Instructional Technology Dissertations

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    Teachers’ Use of Mobile Learning Tools Aligned with Technological Pedagogical and Content Knowledge (TPACK): A Quantitative Study
    (2023-07) Mohamed, Asmaa
    After COVID 19 pandemic started, United States public schools pursued alternative learning options. Schools began teaching virtually, so schools could reopen safely. Eventually, some schools preferred to continue with the virtual learning option and the face-to-face option with safety measures. The problem is that many teachers shifted from traditional to virtual teaching without proper training for the TPACK framework, which is the base for virtual learning. There is a gap in literature regarding the virtual teacher’s knowledge of the TPACK framework and their usage of mobile learning (M-Learning) tools. The purpose of this quantitative correlational study was to examine the virtual teachers’ TPACK framework knowledge (independent variable), and its relation to the use of M-Learning tools in virtual classes (dependent variable) in current virtual schools. Four elements of the TPACK theory, PK, PCK, TPK, and TCK, were examined to confirm the correlation between the elements and M- learning tools usage was functioned as the theoretical framework of the study and help address the four research questions. A sample population of 35 virtual teachers working during the academic 2022-23 school year were recruited for the study. Two electronic questionnaires were used to collect responses from participants and analyzed utilizing Kindal-Tau test. The results indicated a positive statistical correlation between M-learning tools usage levels and only one of the tested TPACK elements.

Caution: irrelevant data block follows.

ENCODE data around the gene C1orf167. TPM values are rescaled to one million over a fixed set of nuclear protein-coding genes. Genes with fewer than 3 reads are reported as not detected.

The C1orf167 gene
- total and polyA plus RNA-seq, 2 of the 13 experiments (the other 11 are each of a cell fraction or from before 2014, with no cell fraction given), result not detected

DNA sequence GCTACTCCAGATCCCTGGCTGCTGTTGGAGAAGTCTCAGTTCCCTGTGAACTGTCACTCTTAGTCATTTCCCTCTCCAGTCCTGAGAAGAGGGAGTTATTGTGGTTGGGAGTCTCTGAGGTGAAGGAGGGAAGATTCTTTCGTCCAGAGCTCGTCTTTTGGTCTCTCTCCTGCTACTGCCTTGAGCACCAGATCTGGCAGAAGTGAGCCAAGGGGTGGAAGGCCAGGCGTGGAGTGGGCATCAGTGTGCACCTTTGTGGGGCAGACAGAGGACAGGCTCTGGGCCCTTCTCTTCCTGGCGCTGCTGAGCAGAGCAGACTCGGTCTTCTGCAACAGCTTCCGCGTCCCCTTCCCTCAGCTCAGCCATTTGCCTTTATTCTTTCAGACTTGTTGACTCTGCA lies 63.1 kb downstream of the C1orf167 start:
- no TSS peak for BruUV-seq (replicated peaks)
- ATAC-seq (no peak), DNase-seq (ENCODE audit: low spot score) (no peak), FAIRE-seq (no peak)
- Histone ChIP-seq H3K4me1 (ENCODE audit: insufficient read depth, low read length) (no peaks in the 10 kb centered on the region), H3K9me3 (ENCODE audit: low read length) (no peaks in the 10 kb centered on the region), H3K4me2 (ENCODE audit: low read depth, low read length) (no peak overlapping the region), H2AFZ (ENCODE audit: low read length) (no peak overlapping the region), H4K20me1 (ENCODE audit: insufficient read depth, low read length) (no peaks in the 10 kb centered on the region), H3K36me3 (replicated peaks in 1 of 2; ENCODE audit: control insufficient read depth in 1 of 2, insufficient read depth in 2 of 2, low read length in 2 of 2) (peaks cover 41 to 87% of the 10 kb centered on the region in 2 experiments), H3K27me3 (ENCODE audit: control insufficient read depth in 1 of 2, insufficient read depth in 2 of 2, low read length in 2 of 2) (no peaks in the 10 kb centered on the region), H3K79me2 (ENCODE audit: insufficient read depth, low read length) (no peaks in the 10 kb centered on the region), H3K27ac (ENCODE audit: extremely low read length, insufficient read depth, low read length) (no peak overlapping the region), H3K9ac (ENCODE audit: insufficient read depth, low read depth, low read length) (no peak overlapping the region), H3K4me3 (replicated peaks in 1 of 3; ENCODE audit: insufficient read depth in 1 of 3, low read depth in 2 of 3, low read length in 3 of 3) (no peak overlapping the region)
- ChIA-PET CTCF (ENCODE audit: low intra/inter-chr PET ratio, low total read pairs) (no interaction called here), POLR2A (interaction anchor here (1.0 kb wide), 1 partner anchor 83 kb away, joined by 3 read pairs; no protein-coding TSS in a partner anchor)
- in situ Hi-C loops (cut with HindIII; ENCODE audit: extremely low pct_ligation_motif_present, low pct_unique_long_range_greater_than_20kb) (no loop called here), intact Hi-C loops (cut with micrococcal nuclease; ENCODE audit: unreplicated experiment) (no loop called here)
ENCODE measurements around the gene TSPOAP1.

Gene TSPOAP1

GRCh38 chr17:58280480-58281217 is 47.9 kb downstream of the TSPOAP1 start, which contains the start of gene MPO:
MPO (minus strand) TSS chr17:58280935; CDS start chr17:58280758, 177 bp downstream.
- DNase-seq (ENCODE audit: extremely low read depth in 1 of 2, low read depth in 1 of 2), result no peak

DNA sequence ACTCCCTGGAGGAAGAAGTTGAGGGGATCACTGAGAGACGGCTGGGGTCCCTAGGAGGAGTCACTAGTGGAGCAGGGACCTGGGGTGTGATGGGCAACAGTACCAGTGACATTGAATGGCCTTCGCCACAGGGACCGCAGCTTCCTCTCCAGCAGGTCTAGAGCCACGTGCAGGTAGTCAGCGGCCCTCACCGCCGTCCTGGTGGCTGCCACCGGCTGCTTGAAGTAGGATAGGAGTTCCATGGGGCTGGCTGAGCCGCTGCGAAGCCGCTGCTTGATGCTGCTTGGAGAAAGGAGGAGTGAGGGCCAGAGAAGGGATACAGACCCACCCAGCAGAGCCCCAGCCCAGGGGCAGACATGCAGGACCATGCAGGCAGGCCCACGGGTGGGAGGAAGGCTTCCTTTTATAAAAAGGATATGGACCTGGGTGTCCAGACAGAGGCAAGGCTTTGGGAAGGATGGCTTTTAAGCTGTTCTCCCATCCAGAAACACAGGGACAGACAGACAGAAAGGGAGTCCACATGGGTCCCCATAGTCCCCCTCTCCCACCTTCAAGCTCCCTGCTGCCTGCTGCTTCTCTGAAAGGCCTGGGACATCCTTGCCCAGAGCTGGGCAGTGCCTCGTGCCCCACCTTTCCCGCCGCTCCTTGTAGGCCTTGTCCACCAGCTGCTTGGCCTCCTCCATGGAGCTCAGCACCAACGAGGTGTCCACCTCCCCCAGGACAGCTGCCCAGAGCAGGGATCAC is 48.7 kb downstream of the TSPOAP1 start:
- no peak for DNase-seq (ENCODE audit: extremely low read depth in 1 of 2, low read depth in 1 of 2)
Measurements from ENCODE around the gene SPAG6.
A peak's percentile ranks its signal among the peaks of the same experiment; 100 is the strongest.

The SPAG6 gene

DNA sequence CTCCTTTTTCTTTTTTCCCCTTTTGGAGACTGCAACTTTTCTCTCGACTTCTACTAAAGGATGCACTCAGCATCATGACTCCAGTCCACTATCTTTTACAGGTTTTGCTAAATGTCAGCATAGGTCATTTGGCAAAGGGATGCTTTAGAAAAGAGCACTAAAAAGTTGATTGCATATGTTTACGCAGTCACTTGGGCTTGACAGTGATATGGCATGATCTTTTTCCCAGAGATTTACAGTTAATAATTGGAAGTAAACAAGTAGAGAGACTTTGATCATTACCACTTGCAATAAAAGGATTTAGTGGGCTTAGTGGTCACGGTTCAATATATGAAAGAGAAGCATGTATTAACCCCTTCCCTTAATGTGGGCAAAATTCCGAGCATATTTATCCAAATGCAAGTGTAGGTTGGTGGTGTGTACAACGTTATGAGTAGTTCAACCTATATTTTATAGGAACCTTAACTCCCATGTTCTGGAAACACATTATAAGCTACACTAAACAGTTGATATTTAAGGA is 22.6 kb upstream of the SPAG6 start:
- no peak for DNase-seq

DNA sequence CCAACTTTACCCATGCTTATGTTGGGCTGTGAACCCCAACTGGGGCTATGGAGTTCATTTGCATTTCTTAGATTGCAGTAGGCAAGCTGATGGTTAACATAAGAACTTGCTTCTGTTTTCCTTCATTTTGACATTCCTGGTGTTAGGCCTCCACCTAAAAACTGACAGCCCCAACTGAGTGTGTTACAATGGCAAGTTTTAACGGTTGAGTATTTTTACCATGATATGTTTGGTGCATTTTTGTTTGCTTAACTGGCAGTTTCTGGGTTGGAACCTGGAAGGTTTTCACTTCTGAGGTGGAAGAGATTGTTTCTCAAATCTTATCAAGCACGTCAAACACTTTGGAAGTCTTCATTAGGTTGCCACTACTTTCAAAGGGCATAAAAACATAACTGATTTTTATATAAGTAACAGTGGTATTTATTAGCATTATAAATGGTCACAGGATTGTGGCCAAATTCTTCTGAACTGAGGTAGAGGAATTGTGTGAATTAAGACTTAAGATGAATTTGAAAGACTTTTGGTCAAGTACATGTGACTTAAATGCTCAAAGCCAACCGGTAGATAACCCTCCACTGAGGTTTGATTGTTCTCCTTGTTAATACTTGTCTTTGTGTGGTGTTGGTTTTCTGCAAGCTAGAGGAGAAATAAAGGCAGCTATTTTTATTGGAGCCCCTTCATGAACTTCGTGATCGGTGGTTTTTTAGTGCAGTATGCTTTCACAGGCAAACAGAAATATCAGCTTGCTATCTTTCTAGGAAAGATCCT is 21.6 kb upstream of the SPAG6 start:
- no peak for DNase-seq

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    Teacher Perceptions of Technology in Algebra Classes: A Qualitative Exploratory Case Study
    (2023-02-15) Demirors, Ismail
    Teacher perceptions are crucial in integrating technology in high school algebra classes. The problem was the limited inclusion of technology in algebra classes because of the traditional approach to teaching algebra. There is a gap in the literature regarding the influences of teachers' fixed or growth mindsets on their perceptions. The purpose of this qualitative exploratory case study was to explore how teachers' mindsets influence their attitudes toward the inclusion of technology in high school algebra classes at one school district in New Jersey. Self-perception theory (SPT) and the technology acceptance model (TAM) were combined in the current study to analyze teacher mindset influences on their perceptions of integrating technology in high school algebra classes. Research questions sought to answer possible influences of teachers' mindsets on teacher perceptions of the inclusion of technology in high school algebra classes. The research design was a qualitative exploratory case study with a target population comprising 65 math teachers working for a New Jersey school district. Eighteen teachers who taught algebra were selected. NVivo, a qualitative data analysis software, was used to conduct a thematic analysis of data from focus groups and semi-structured interviews. The thematic analysis closely examined common themes, topics, and ideas. The findings revealed the influence of fixed and growth mindsets on teacher perceptions. While teachers with a fixed mindset perceived technology inclusion negatively, teachers with a growth mindset perceived technology inclusion positively. Educational leaders should improve professional developments that address mindsets.